I attended the second Education Ecosystem Summit hosted by New Schools for Baton Rouge (NSBR) last week and was treated to phenomenal Southern hospitality and a glimpse into a city that’s primed for some serious systemic reform. The event was top-rate and the showing from education leaders from across the country was as impressive. NSBR’s convening power is another indicator that we should expect a lot of innovation coming from smaller cities in the near future.
I moderated a panel on the challenges, opportunities, and innovations in the talent world which included Elizabeth Shaw, CEO of Education First, Rich Harrison, CAO of Uplift Education, and Krysta DeBoer, ED of the Center for Urban Teaching who each brought very different perspectives to the topic.
The overarching theme was how to move from where we are now to the next “version” of talent practices. We called it the transition from Talent 1.0 to Talent 2.0. We defined Talent 1.0 as an era of talent practices and organizations overwhelmingly focused on building pipelines and improving evaluation. What Talent 2.0 will look like was an open question and my panel raised some excellent insights on what’s to come.*
- Rich highlighted Uplift’s investments in human capital data and how a data-driven culture among teachers can raise expectations and focus their work on trouble spots and opportunities.
- Elizabeth pointed out that talented people stay with an organization and thrive when they’re challenged, fulfilled, compensated well, and given professional autonomy. Schools and education nonprofits must make it a priority to create environments with these hallmarks.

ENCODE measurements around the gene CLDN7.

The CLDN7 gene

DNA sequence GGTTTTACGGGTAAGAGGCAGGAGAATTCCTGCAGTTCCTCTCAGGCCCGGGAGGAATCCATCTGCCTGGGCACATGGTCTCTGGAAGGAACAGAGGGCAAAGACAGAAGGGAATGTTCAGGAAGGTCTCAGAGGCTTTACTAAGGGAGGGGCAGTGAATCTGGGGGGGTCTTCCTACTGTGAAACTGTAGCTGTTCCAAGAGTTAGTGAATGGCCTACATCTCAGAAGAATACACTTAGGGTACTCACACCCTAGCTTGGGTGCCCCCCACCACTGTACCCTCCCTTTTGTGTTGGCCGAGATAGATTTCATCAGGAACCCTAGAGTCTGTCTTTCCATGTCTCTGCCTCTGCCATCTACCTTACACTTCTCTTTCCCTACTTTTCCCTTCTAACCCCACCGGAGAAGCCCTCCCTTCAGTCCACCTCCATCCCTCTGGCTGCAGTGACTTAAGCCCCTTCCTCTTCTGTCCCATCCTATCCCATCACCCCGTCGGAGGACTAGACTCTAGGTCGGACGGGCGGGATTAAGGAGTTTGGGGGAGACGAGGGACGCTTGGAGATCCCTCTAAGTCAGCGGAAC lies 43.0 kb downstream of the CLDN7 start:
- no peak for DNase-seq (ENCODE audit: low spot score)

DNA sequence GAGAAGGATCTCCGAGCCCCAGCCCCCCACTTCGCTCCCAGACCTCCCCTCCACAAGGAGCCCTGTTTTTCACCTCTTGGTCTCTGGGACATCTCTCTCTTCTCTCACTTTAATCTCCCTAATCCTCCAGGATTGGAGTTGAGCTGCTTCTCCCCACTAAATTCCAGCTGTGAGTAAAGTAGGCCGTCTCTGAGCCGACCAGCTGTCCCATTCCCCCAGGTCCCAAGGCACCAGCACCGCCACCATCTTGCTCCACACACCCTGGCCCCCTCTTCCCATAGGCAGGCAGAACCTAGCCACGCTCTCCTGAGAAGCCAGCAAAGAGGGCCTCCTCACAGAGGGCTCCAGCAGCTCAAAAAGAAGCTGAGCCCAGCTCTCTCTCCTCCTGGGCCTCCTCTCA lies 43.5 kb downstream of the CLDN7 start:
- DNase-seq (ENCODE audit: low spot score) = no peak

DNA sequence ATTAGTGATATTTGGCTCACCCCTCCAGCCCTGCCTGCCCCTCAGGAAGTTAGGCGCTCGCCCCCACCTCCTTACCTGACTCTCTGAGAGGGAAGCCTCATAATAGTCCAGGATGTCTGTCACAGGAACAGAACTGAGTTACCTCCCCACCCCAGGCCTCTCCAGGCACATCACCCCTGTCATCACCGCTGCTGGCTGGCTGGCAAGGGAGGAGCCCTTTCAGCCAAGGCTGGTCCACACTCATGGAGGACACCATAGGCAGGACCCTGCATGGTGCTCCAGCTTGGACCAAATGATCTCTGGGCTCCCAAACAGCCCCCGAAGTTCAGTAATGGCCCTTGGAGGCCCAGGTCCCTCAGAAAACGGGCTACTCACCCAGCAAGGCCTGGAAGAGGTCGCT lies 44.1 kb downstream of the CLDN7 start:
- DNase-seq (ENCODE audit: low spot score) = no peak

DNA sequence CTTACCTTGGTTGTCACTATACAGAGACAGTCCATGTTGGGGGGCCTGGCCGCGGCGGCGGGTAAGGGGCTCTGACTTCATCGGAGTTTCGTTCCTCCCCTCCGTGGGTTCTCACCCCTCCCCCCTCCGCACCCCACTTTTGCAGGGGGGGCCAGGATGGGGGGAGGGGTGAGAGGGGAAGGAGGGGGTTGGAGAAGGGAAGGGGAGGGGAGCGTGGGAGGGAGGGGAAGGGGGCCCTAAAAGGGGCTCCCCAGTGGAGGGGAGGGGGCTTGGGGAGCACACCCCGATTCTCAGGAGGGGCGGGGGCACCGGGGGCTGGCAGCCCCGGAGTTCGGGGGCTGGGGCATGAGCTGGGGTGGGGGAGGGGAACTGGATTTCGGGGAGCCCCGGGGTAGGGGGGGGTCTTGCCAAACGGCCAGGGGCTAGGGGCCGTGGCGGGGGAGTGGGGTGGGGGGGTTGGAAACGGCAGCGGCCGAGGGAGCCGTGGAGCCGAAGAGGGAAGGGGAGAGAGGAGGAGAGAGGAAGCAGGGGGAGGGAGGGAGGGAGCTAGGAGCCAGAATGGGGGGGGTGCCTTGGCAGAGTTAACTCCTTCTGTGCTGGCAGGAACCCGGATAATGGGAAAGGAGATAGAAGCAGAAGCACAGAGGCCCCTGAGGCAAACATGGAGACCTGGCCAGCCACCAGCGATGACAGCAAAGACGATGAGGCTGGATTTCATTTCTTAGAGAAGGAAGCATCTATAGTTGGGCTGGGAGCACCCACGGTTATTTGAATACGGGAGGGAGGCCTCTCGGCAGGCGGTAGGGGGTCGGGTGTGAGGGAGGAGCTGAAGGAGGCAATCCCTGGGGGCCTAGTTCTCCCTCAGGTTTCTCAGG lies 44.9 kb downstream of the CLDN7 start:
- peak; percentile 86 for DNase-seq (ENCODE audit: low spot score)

- Krysta emphasized that the very general rhetoric around retaining teachers might actually hurt schools and the profession if it translates into the retention of all teachers. Instead, schools should focus retention efforts on high-performers while counseling out low-performers.
I tried to stay out of the way as much as possible during the panel, so I want to propose a few things to look for in the coming years as the education sector innovates on the talent front.
- Diversity and inclusion – There’s a significant racial disparity between education leaders and the students that they serve. In fact, I was compelled to began our panel by acknowledging that our mostly white panel didn’t reflect the mostly black students in the Baton Rouge Achievement Zone. This has been the case for a long time, but there’s growing concern, legitimate activity, and new initiatives committed to closing the gap. Bellwether’s Talent Advising service was launched with improving diversity and inclusion as a primary objective.
- New skills needed – The evolution to urban education ecosystems require that professionals be equipped to new kinds of skills to maximize their impact. For example, opposability and cross-class expertise, which I explain in this post, are highly relevant to the education sector. Others like network effectiveness and trend recognition are too – I’ll highlight these and more in future posts. Leadership development programs and hiring organizations will be smart to add these to their competency models.
- Human-centered design for recruiting – Recruiting is about creating an honest and compelling value proposition that appeals to a target audience. The human-centered design process uses feedback from real “users” to do just that. I’ve found it to be profoundly effective.
- More free agents – Twenty-five million+ people in the US make a living working independently as “free agents” and that number is likely to grow. Responsive education organizations will employ more flexible staffing models to take advantage of the trend without taking advantage of their people by providing competitive wages, benefits, work space, and more.
Expect more on all of these topics here at Ahead of the Heard in the future.
*We can quibble over version numbers another time.